Darzee sings Rikki-tikki's praises: "Evil that plagued us is slain, / Death in the garden lies dead."

But this isn't the end of Rikki-tikki. Up from the grave he arose, so to speak, having defeated Nagaina (the cobra widow) and uttering gravely: "It is all over," or "It is finished," if you will.

Rikki-tikki is indeed a savior, many times over, as testified by the mother. "He saved our lives and Teddy's life," she said to her husband. "Just think, he saved all our lives."

That's not to say that Kipling is himself a Christian, or that this is a Christian story, or anything like that. John Derbyshire has said that Kipling's religion was "extremely peculiar," and this paper, "The Religion of Rudyard Kipling," explores some of that peculiarity.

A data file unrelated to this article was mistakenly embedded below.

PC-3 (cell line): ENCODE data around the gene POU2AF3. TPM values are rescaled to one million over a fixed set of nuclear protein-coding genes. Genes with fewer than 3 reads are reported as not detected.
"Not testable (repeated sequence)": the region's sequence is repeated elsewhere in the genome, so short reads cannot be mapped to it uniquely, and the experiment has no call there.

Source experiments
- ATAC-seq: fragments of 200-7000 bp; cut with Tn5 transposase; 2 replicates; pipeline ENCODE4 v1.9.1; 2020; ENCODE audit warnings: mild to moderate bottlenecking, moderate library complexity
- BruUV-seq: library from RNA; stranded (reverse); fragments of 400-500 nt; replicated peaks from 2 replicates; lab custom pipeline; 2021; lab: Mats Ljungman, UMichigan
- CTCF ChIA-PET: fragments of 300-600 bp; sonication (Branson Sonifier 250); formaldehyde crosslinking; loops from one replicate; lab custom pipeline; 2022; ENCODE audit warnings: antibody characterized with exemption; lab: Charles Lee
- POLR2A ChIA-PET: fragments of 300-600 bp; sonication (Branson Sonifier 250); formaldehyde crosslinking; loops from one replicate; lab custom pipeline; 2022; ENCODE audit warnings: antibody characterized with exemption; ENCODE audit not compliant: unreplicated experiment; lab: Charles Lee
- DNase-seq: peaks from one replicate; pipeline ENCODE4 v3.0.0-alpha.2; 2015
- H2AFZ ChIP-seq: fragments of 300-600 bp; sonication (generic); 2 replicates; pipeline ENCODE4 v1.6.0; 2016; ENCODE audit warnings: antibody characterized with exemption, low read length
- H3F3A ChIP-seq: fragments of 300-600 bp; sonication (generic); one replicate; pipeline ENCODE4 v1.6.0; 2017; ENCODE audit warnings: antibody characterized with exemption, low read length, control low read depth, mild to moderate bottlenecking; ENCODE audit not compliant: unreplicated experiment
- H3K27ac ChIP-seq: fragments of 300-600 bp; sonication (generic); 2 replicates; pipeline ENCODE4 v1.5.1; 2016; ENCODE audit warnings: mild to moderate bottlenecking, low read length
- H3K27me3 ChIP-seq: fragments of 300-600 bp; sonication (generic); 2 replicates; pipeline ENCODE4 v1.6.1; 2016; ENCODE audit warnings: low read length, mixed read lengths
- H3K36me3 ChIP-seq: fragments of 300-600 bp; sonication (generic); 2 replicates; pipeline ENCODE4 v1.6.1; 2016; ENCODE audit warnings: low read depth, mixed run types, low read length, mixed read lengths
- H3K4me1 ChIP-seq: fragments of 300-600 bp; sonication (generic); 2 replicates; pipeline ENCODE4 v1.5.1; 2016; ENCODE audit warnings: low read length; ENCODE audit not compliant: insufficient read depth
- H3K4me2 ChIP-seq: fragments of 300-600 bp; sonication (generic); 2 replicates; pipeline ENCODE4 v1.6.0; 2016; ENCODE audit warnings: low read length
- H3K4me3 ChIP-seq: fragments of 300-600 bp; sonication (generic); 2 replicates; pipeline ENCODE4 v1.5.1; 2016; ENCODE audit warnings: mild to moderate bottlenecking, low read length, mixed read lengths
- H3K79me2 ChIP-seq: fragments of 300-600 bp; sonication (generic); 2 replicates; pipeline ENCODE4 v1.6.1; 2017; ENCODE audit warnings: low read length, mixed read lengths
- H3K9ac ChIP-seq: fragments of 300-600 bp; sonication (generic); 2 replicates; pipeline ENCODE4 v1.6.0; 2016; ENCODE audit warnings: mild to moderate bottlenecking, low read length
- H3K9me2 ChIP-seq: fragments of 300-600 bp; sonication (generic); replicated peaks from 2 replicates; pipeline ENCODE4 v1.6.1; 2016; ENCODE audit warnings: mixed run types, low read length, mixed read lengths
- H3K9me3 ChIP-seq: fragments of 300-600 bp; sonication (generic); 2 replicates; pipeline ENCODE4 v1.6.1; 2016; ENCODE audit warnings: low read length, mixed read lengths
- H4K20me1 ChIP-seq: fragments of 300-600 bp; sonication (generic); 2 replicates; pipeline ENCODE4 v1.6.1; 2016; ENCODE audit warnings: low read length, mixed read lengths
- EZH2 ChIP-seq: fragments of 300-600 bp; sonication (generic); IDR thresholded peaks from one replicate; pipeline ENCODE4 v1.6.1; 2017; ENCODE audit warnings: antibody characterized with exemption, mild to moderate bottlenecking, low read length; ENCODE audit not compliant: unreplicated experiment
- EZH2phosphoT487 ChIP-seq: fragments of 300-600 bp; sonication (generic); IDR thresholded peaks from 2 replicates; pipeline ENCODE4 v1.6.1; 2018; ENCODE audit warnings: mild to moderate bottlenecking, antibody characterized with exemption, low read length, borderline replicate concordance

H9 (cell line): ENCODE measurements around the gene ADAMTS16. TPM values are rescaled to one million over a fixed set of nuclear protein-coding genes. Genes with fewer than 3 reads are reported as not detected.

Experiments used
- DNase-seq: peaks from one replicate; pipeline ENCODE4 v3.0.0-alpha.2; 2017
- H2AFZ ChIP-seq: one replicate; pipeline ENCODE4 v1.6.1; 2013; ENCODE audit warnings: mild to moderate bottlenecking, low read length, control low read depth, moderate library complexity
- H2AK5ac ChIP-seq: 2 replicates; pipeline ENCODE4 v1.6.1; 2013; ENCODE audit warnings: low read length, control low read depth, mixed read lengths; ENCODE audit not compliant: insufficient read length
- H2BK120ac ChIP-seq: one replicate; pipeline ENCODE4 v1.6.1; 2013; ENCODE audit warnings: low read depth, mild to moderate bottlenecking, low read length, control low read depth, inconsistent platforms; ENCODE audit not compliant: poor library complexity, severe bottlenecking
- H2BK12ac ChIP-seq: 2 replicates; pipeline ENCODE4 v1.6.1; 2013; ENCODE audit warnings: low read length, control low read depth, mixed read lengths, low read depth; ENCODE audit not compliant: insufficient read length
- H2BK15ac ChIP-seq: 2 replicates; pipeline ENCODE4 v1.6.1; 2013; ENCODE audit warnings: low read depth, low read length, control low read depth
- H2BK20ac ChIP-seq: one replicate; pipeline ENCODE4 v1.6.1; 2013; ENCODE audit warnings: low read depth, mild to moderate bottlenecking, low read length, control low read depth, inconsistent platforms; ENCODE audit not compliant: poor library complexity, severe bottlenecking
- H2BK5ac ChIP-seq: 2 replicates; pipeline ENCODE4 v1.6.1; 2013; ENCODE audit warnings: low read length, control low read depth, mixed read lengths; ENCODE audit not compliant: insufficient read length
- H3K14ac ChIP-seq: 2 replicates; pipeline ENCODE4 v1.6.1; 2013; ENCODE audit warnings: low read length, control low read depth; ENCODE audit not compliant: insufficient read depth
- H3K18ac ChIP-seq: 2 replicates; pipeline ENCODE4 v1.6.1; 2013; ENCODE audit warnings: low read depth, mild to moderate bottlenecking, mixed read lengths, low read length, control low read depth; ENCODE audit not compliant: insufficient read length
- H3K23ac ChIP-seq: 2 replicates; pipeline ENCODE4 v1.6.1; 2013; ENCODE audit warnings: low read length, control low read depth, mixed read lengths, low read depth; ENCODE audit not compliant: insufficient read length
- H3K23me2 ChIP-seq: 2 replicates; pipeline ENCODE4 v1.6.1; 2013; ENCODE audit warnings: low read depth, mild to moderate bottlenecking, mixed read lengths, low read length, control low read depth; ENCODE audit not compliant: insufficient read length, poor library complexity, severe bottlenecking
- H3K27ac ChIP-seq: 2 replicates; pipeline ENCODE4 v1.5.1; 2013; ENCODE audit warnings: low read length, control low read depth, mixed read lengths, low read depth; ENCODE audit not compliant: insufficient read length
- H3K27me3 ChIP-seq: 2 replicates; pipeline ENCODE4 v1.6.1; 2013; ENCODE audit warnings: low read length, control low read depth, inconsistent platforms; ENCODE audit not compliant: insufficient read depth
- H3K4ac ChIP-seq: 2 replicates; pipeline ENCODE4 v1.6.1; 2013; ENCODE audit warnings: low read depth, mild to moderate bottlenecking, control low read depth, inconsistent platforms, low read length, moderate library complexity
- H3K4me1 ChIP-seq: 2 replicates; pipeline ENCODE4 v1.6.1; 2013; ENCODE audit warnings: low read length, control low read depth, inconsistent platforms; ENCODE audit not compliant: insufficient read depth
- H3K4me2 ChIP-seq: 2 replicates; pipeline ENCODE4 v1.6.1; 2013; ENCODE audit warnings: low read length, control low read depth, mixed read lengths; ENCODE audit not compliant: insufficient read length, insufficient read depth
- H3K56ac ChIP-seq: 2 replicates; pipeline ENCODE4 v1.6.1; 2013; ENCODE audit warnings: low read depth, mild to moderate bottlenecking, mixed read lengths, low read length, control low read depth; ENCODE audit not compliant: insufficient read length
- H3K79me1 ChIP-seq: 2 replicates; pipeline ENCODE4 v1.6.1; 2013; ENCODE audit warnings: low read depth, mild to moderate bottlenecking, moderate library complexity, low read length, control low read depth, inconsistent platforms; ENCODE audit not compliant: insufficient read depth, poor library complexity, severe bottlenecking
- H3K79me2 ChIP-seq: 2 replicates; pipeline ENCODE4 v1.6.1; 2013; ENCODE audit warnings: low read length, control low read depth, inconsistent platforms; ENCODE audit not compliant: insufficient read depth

But even pagan literature, or non-Christian literature formed in the twilight of western Christendom, is informed by what Lewis called "True Myth." Or as Husain puts it, Kipling is "profoundly influenced by Christianity and often uses Christian symbols, but he is not a Christian."

So yes, in that sense, in Kipling's story, Rikki-tikki is a type of Christ. Rikki-tikki points us toward the ultimate savior. The Mongoose points us toward the Man.



‘Christian Witness in a Multi-Religious World’
Monday, June 27, 2011, 11:01 AM

From the Christian Post: "First Global Code of Conduct on Evangelism to Go Online."

Anugrah Kumar writes, 'It took five years of cooperation between the WEA, the Catholic Church’s Pontifical Council for Inter Religious Dialogue, and the World Council of Churches to reach an agreement on the ethics of Christian mission and evangelism and “the need for every Christian, every church and every Christian organization to live and preach the gospel in accordance with the life and teachings of Jesus,” WEA said.'

This is the first I've heard of this project and I'll be interested in seeing the results tomorrow.